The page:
Russia bans adoptions from same-sex marriage countries


Russia banned adoptions by single people from countries where same-sex marriage is legal.

The new measure comes into law in the middle of a Winter Olympics which gay activists have already tried to derail. The IOC has responded by emphasizing a separation between politics and sports.

The decree, signed by Prime Minister Dmitry Medvedev and posted on the government’s website Thursday, also reiterates a ban on adoptions by same-sex couples who are in unions “recognized as marriages and registered in accordance with the law of a country where such marriages are permitted.”

The measure came as an amendment to a law the Kremlin put in place in July banning same-sex couples from adopting children. That followed by days another law against exposing minors to gay propaganda, or any actions or statements that condone nontraditional relationships.

The latest decree doesn’t affect U.S. citizens because Russia already banned all Americans—regardless of their sexuality or marital status—from adopting Russian children in late 2012. It would apply to single people in other countries, mainly in Europe, where gay marriage has been legalized.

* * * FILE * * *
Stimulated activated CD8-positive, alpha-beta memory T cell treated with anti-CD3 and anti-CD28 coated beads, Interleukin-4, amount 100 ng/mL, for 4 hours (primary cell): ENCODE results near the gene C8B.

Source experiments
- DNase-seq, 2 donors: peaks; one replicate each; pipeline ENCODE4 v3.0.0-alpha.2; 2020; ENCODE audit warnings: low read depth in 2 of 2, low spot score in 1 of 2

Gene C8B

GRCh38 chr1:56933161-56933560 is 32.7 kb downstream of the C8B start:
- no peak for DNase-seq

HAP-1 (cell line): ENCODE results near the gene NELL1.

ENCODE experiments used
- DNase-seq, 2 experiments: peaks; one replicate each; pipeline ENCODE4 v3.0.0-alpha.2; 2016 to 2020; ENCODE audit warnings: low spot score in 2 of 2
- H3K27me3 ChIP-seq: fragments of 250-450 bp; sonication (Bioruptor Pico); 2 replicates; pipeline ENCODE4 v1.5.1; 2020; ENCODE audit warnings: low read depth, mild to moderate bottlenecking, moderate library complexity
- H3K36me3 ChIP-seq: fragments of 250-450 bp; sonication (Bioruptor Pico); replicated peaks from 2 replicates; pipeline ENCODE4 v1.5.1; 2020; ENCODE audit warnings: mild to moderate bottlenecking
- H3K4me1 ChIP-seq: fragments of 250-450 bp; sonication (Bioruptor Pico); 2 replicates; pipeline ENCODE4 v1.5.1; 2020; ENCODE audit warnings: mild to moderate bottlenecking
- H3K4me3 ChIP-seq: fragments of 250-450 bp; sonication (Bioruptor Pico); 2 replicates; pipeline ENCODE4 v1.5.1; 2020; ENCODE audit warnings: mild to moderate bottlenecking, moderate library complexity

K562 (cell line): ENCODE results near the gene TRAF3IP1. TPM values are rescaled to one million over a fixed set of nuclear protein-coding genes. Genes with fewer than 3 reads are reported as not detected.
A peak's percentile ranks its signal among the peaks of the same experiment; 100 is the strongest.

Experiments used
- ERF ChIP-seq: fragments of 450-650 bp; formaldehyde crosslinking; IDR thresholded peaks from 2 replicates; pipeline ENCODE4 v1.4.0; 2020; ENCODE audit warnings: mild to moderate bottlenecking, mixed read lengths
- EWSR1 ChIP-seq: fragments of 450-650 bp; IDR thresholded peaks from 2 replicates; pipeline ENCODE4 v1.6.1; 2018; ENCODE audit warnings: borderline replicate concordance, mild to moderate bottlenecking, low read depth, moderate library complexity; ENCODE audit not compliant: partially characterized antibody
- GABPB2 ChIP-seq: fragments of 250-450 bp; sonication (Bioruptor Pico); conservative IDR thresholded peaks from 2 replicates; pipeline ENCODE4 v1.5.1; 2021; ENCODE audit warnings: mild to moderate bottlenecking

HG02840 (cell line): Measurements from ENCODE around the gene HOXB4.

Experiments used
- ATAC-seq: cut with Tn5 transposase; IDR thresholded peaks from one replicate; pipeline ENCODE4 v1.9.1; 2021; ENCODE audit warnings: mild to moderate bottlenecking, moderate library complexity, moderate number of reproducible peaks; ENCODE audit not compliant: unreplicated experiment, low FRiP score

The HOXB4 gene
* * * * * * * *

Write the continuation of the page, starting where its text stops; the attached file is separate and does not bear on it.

A spokesman for the European Union declined to comment.

Some countries don’t permit gay individuals or couples to adopt, according to the U.S. State Department. And more than a dozen countries don’t allow single people to adopt, according to a 2009 report by the U.N. Department of Economic and Social Affairs.

In an interview ahead of the Sochi Games last month, Russian President Vladimir Putin said gay people were welcome to attend the Olympics so long as they “leave the children in peace.”

So far, there haven’t been any prominent expressions of support for gay rights by athletes competing in Sochi, who have been told by Olympic officials to keep their political views out of the competitions.

Mr. Putin has increasingly crusaded against Western influence and “genderless and infertile” Western tolerance.